museo cerralbo

After we went to the Templo de Debod (see all about our time there here), we popped around the corner to visit the Museo Cerralbo.  I hadn't read about it in any guidebooks, but came across it randomly somewhere and am SO glad I did!  It's one of my favorite places we visited in Madrid, and I especially like that it has free hours.  

The Museo Cerralbo is a house museum, which may not be the correct term for it, but what I mean by that is that it's a museum housed in the former home of the owner.  Enrique de Aguilera y Gamboa, Marquis of Cerralbo, built the home from 1883 - 1893 and lived in the home with his family until his death in 1922.  The building is stone and brick on the outside, and the interior has been done in Neo-Baroque and Rococo styles.  

D - I also really enjoyed this museum!  Since our visit, I've been referring to it as a palace in miniature, as that's what it really feels like.  It's just as sumptuous as Versailles or Schönbrunn only smaller.  I actually like this because the size feels really manageable.  Not too small, not too large.  

When we visited, free hours were only from 2-3pm on Sundays (do check before you go, though, as it seems those sorts of things change often!), and there was a line to get in if you had a bag.  We had a backpack since we had a picnic at the Templo de Debod beforehand, so we had to stand in a line to go through a security check.  Once we got in, we didn't have quite enough time to see everything, so we went back the following Sunday (and there was no line) to see the rest.  Take a look...

My favorite rooms were the library and the ballroom.  The library, I thought, was neat because it was two levels - no other room was like it.  And the ballroom was so grand and gorgeous, it was easy to imagine women twirling around in fancy dresses and men dressed to the nines accompanying them.  There was even a balcony overlooking the room, where we pictured the owners of the home greeting their guests and thanking them for coming to their party.  All of the rooms, though, were done up so nicely and elaborately - it was obvious that no expense was spared and that the Marquis of Cerralbo was well-traveled.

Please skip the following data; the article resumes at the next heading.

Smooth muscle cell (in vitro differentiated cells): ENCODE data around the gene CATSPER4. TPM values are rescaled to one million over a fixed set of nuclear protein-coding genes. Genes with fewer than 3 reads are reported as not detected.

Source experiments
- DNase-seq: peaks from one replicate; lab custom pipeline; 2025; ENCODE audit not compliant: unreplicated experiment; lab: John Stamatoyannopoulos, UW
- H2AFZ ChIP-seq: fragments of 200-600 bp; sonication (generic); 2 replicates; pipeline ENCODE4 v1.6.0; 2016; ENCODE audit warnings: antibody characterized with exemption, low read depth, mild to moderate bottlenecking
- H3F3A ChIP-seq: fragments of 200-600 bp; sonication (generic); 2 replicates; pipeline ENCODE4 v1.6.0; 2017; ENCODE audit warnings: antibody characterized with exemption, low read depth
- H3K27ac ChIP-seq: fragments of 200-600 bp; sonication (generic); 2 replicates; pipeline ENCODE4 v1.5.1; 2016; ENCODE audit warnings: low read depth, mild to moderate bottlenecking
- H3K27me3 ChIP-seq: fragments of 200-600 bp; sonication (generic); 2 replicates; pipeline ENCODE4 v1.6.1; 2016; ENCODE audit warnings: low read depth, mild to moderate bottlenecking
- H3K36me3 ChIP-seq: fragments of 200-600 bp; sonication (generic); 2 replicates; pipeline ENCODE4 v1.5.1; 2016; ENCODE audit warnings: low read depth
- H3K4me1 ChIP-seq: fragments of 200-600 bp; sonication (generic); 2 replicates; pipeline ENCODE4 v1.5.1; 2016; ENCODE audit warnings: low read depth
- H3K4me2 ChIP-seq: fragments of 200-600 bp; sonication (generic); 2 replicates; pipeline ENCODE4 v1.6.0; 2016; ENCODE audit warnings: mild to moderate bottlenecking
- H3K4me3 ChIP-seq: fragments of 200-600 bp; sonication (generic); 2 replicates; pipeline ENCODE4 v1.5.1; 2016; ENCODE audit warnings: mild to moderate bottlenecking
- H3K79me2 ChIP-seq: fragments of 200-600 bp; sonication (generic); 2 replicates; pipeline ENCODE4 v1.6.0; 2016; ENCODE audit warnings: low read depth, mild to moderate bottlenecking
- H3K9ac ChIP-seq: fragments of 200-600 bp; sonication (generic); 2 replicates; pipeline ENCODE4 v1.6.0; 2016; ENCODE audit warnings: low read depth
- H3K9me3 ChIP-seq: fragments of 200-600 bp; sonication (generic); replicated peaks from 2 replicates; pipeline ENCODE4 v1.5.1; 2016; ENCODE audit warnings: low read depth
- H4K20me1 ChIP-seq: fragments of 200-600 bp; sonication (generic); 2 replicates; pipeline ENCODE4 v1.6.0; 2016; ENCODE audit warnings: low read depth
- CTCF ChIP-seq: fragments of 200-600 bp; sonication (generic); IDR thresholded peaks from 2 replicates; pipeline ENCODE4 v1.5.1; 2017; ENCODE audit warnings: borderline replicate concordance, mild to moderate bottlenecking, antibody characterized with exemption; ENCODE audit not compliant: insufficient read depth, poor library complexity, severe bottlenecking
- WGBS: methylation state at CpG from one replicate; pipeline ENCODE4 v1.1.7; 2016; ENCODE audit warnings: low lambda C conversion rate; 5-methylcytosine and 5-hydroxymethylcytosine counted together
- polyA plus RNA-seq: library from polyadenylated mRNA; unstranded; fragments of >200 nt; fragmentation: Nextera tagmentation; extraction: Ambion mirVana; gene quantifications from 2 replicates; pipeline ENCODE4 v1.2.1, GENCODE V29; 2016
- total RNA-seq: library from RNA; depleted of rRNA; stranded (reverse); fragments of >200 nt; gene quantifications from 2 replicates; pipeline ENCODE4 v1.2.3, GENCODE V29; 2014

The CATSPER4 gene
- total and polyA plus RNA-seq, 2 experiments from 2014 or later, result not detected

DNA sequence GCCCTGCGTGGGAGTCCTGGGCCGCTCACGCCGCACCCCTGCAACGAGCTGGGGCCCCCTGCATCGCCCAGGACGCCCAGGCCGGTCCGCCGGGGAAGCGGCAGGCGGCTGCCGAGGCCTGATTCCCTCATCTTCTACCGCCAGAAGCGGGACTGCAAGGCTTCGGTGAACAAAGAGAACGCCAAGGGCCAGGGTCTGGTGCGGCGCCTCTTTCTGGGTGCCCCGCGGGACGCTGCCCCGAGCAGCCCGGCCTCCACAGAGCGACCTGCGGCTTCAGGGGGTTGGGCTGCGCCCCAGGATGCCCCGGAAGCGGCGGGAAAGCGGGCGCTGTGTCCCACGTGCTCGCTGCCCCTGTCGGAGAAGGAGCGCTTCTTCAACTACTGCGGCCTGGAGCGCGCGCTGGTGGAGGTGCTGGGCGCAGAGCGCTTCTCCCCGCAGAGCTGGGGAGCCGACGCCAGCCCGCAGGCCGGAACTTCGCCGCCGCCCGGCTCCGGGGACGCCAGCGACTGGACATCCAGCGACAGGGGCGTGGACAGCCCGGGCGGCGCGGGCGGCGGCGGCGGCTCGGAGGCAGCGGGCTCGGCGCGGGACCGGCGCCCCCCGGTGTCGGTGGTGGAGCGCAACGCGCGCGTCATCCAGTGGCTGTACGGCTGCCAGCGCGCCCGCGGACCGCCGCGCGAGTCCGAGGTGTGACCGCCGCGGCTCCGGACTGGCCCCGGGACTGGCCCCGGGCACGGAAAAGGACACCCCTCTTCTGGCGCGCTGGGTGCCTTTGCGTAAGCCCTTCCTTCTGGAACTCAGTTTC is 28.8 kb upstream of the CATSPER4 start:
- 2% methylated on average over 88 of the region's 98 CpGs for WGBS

D - Another thing I liked about this house was that the general feel of the decor was very different from most other palace-type places we've visited.  It felt a lot...manlier, if that makes sense?  Like a big house for Sherlock Holmes, or a sea captain, or a lion tamer or something.  The elegant Rococo style was still present in the house, sure, but it was infused with a certain masculine robustness that really called to my inner Antonio Banderas.  

I loved the Museo Cerralbo.  The home, its furnishings, art, and decorations were beautiful and offered a real taste and look into a family's life.  Of course, they weren't an ordinary Madrileño family, but nonetheless, I really enjoyed a different sort of museum and getting to see art displayed in a different form than just in a gallery.  I highly recommend stopping in (I think 90 minutes would be plenty) if you're in the area - it's only 3 euros if you're not available during free hours!